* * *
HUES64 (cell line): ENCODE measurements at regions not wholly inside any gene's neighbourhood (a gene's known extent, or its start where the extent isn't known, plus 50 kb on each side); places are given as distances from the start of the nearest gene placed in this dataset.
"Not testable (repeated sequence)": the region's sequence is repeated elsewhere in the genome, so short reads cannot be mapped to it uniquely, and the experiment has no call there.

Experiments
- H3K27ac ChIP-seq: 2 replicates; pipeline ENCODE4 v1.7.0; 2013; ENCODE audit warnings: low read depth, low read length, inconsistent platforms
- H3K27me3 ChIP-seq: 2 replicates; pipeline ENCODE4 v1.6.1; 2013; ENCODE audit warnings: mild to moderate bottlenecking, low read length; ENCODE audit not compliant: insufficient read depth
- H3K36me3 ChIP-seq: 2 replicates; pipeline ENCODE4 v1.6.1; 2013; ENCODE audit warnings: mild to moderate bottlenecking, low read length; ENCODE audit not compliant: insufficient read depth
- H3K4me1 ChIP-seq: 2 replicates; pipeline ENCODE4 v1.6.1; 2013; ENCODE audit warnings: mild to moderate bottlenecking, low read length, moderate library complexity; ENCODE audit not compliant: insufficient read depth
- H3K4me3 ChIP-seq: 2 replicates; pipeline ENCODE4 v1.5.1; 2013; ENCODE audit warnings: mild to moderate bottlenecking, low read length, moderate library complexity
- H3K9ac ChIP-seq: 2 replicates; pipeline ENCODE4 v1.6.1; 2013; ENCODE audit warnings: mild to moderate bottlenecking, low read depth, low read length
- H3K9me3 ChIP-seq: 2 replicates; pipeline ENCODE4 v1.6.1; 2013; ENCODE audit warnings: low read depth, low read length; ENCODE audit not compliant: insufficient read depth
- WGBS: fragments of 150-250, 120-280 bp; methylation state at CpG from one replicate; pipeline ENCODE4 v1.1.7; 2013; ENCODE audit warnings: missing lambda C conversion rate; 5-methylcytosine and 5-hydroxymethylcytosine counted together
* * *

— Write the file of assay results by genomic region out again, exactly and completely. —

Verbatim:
HUES64 (cell line): ENCODE measurements at regions not wholly inside any gene's neighbourhood (a gene's known extent, or its start where the extent isn't known, plus 50 kb on each side); places are given as distances from the start of the nearest gene placed in this dataset.
"Not testable (repeated sequence)": the region's sequence is repeated elsewhere in the genome, so short reads cannot be mapped to it uniquely, and the experiment has no call there.

Experiments
- H3K27ac ChIP-seq: 2 replicates; pipeline ENCODE4 v1.7.0; 2013; ENCODE audit warnings: low read depth, low read length, inconsistent platforms
- H3K27me3 ChIP-seq: 2 replicates; pipeline ENCODE4 v1.6.1; 2013; ENCODE audit warnings: mild to moderate bottlenecking, low read length; ENCODE audit not compliant: insufficient read depth
- H3K36me3 ChIP-seq: 2 replicates; pipeline ENCODE4 v1.6.1; 2013; ENCODE audit warnings: mild to moderate bottlenecking, low read length; ENCODE audit not compliant: insufficient read depth
- H3K4me1 ChIP-seq: 2 replicates; pipeline ENCODE4 v1.6.1; 2013; ENCODE audit warnings: mild to moderate bottlenecking, low read length, moderate library complexity; ENCODE audit not compliant: insufficient read depth
- H3K4me3 ChIP-seq: 2 replicates; pipeline ENCODE4 v1.5.1; 2013; ENCODE audit warnings: mild to moderate bottlenecking, low read length, moderate library complexity
- H3K9ac ChIP-seq: 2 replicates; pipeline ENCODE4 v1.6.1; 2013; ENCODE audit warnings: mild to moderate bottlenecking, low read depth, low read length
- H3K9me3 ChIP-seq: 2 replicates; pipeline ENCODE4 v1.6.1; 2013; ENCODE audit warnings: low read depth, low read length; ENCODE audit not compliant: insufficient read depth
- WGBS: fragments of 150-250, 120-280 bp; methylation state at CpG from one replicate; pipeline ENCODE4 v1.1.7; 2013; ENCODE audit warnings: missing lambda C conversion rate; 5-methylcytosine and 5-hydroxymethylcytosine counted together